Photo: Simone Pellegrini
It takes 80,000 words to make a novel, about 10,000 words to be fluent in another language, and 52 kilometres of running to complete a marathon.
These are daunting figures in their own right, but perhaps less intimidating when viewed from this perspective: writing 250 words, learning one sentence, and running for 15 minutes each day.
Photo: Priscilla Du Preez
It seems as if my life’s just about making one blunder after another.
Things have took a turn for the better compared to ten years ago, but the mistakes keep coming. I still have issues to work on, wounds to heal, and a life to improve, yet I often mess them up by doing the wrong things.
Looking back, I wish I’d studied harder, worked harder, and didn’t waste so much time just loafing around. Who knows what I might’ve become had I applied myself much earlier in life?
Photo: Nicolas Ladino Silva
“Yeah, it took me two tries to quit smoking.”
That’s my usual reply to: “You used to smoke? You?”
And what leads up to this is other people talking about smoking. The best cigarette is always the first one of the day, they’d say. The next best times are after a meal, or while taking a dump.
Photo: Trent Szmolnik
I know, I know. Enough of ‘just write’ articles. If you’re a writer worth your salt, you’ve probably procrastinated more than five times the amount you actually work, so I’m sure you’ve come across your share of similar articles during these times of ‘creative rest’.
I’ll be upfront and say that this article is probably not for you—no wait don’t close the browser. What I meant to say was, I had a rough time piecing this story together and I almost sent this draft to the trash, but I’d recently made a decision to increase my writing output, and part of that commitment involves finishing my shit.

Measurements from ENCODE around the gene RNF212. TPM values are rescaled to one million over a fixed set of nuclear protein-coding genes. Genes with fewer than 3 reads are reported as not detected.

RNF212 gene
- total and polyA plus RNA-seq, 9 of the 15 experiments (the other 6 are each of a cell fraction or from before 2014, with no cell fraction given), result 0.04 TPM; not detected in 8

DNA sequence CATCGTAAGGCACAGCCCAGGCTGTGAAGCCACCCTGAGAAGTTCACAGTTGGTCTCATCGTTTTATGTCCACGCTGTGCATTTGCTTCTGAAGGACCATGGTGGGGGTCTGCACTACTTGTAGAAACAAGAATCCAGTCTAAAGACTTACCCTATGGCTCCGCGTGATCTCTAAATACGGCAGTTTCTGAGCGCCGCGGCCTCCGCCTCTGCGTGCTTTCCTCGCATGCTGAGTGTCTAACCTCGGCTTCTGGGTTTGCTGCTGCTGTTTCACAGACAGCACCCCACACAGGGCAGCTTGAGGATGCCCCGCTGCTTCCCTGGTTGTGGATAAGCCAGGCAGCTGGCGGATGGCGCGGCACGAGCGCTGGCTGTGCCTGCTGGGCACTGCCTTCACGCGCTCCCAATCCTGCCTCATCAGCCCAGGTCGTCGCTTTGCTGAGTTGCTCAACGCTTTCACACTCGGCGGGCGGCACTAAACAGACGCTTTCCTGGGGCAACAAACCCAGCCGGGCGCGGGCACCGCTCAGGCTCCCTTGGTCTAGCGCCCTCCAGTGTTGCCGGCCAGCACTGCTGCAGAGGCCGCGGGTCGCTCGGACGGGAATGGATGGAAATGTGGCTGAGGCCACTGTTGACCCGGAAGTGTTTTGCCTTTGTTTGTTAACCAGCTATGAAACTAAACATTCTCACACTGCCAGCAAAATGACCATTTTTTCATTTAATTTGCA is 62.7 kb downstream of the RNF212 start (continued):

One year ago
Well hello again. It’s been a while since my last post, and I thought I’d take this chance to announce a discovery I’ve made. I’ve taken to a monochromatic wardrobe a while back, and upon further inspection of social media, have come to a conclusion that it began almost one year ago. This discounts the black tee, jeans, and working boots phase I had prior to that.
Contrary to what I expected, the year passed by relatively quickly (much quicker than I’m comfortable with, frankly), and I haven’t thought much of my styling options until today, when I felt that my black Doc Martens could use a polish, but realised that my black Vans were too scruffy to stand in as a replacement.
I’d like to think that a handful of you would be interested in the life of a goth ninja, so I present to you, the things I’ve learned being colourless for a year.